The Government committed to take action on Primodos after the Cumberlege report (if fact Primodos was a key driver resulting in the commissioning of the report), but they have limited that action to pelvic mesh and Valproate. The Patient Safety Commissioner role was created to close the gap but again her scope has been limited to mesh and Valproate. Primodos families have been fighting for decades for redress but the system is against them, they have been failed by the Government, the legal system and the regulator.
There are dozens of medicine and medical device victim groups (antidepressants, morning sickness medicines, vaccines etc) fighting their own battles for justice, what is the underlying theme?
A regulator failing to do their duty to keep people safe, influenced by pharmaceutical companies and defended by the Government.
Esther McVey stated “Sadly, Primodos is not an isolated case, and we have seen many examples over the years of our regulatory bodies failing to keep patients safe from new medicines and medical devices. In 2013, the Medicines and Healthcare products Regulatory Agency listed 27 medicines that had been withdrawn on safety grounds. The average time they were on the market was 11 years. I wonder how many times we will allow history to repeat itself. There have been reports and reviews calling for reform, and back in 2004 the Health Committee undertook an inquiry into the influence of the pharmaceutical industry. It noted, of drug companies, the ‘closeness that has developed between regulators and companies'”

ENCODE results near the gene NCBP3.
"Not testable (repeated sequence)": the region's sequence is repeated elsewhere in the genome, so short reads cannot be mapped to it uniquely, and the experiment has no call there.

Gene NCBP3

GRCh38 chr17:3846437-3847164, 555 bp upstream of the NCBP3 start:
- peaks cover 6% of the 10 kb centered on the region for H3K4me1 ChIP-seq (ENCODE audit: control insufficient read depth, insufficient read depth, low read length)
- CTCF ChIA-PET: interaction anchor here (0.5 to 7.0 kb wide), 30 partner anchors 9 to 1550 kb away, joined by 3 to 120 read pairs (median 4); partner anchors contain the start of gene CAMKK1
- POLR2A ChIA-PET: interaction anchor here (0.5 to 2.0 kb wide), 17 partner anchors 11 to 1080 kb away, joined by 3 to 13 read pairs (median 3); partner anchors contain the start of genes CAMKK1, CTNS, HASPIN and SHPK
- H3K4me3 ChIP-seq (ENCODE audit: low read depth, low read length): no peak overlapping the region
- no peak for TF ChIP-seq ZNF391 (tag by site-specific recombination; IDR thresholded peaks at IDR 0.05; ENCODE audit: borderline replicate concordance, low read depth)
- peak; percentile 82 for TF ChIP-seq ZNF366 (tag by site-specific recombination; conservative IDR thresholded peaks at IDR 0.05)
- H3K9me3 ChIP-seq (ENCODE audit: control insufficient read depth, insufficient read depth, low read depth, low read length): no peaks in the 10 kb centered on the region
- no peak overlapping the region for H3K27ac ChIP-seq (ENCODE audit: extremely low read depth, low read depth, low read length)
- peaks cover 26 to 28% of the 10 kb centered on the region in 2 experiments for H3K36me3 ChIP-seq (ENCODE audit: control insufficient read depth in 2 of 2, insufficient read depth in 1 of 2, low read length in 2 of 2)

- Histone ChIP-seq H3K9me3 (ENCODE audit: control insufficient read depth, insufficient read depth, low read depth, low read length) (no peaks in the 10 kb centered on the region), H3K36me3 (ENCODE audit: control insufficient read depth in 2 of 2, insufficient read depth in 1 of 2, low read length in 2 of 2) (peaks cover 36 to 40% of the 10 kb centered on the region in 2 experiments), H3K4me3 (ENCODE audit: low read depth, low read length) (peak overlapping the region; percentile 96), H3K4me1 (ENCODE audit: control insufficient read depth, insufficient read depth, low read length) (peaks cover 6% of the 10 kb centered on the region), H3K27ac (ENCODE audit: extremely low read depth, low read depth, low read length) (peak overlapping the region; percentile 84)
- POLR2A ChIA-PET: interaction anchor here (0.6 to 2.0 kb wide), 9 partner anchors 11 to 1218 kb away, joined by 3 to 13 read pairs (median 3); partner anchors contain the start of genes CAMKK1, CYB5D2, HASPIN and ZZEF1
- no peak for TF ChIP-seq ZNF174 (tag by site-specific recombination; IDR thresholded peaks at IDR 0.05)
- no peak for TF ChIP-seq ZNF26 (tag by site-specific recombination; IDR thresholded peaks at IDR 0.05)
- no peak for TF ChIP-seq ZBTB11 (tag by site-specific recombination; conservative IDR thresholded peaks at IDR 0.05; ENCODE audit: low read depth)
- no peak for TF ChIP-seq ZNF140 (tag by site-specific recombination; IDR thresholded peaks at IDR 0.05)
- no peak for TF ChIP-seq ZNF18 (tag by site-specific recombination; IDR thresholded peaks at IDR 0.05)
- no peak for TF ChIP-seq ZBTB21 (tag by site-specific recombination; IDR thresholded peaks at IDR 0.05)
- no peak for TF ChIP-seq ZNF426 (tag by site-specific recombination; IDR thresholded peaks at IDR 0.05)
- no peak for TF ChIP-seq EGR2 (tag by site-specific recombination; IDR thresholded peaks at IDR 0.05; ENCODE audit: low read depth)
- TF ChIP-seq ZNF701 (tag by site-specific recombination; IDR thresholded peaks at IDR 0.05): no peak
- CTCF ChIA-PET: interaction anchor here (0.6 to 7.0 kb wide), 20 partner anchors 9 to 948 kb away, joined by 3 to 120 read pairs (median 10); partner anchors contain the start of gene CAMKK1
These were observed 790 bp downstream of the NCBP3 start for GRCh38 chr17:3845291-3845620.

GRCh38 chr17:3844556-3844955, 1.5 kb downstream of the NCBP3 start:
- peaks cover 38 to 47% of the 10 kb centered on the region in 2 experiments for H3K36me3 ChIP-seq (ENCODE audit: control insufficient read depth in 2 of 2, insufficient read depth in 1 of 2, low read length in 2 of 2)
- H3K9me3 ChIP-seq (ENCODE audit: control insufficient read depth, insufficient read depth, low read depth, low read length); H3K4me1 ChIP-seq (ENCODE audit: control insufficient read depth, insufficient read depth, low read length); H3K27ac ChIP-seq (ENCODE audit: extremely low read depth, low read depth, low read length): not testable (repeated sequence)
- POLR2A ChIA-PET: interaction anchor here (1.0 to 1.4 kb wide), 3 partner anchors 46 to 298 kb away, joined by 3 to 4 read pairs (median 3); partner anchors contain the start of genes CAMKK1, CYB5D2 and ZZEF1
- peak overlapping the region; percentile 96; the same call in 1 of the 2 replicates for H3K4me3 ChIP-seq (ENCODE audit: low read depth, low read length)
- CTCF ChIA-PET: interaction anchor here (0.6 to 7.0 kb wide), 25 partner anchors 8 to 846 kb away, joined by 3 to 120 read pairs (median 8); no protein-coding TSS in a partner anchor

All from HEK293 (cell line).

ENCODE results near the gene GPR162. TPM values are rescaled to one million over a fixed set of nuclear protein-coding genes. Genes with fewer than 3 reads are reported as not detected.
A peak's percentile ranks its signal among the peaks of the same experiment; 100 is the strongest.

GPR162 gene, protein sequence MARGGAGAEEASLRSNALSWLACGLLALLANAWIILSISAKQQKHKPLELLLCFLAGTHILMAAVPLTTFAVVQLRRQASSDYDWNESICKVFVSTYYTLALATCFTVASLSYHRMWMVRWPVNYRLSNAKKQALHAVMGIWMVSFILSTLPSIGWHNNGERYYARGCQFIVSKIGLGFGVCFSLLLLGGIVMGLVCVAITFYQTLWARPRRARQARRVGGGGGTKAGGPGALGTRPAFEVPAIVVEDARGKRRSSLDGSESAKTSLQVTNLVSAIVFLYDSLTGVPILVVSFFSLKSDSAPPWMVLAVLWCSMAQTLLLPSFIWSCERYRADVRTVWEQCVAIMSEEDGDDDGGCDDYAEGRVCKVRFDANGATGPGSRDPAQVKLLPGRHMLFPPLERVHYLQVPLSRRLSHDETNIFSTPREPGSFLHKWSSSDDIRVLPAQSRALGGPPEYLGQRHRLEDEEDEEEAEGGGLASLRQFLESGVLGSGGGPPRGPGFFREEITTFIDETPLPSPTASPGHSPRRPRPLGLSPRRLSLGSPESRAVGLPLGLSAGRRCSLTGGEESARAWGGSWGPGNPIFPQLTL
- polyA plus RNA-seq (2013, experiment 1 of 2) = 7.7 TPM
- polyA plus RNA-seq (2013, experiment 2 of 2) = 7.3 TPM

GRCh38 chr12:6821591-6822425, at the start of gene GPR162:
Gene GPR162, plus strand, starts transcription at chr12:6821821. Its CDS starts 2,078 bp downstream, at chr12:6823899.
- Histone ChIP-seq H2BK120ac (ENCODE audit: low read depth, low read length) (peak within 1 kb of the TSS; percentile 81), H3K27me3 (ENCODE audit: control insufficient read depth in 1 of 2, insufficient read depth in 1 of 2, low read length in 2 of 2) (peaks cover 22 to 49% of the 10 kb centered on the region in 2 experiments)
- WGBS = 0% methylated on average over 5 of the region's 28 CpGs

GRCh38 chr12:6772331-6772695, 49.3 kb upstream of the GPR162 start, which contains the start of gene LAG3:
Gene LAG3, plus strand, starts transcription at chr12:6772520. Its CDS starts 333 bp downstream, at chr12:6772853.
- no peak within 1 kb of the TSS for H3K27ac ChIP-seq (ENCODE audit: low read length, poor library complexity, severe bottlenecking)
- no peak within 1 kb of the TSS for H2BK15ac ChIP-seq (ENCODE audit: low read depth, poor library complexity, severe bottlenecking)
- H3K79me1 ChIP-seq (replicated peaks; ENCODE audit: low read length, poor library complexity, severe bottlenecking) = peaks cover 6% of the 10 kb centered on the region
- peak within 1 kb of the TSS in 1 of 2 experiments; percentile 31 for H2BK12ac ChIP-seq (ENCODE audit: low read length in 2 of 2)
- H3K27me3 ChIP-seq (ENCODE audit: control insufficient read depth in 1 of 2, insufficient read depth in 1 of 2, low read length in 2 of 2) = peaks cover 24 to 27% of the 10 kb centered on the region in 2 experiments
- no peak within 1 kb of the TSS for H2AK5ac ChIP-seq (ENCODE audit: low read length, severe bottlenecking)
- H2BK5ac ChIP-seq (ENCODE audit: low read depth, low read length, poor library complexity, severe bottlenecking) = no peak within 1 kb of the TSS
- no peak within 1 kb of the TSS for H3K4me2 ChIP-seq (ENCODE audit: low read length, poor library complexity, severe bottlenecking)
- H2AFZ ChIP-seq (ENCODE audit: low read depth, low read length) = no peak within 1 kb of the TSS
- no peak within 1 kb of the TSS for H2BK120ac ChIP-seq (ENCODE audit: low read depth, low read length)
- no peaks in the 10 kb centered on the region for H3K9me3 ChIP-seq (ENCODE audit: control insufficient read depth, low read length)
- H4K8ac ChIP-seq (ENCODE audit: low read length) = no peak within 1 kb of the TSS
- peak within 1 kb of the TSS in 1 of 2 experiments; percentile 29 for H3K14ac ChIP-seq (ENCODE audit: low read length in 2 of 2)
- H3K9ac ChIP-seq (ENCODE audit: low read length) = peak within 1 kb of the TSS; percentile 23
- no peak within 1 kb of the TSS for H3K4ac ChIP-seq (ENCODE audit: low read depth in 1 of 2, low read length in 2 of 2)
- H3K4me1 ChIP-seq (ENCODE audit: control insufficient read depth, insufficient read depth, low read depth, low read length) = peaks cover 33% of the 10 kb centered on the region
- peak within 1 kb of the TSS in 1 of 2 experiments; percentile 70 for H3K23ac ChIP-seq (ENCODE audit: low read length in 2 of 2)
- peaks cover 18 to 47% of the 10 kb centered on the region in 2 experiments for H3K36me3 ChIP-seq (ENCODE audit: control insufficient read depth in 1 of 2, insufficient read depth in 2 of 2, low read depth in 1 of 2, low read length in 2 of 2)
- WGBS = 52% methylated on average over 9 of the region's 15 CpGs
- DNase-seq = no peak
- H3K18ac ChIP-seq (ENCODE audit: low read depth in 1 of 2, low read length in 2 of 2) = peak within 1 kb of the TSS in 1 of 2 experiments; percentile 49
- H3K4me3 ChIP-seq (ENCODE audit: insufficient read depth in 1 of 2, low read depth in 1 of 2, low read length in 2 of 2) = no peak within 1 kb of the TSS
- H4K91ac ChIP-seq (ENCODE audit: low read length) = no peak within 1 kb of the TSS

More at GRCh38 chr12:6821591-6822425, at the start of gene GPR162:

Of MRHA’s 16 board members, 6 have Declarations of Interest relating to healthcare companies including pharmaceutical giants such as Sanofi, AstraZeneca and Pfizer. Pharmaceutical companies have been given immunity for several medicines by the Government, incentivizing them to support the pharmaceutical companies position rather than the victims. Pharmaceutical companies already have deep pockets, why are the Government willing to support them rather than those harmed?
Sitting from the outside, I see many victim groups fighting their individual battles in silos. Imagine their power if they all came together as a single voice demanding reform of MHRA? 22 MPs spoke in the Primodos debate, every single one of them wanting justice for the victims. The Parliamentary Under-Secretary of State for Health and Social Care Maria Caulfield has agreed to meet with families and review the findings of the Cumberlege report, so this looks like a small step forwards for this group or at least a little more hope.
Do we now have the critical mass to demand reform of MHRA? If everyone came together, could we get a regulator that prioritises patient safety over pharmaceutical company profits?
Will the media start joining the dots?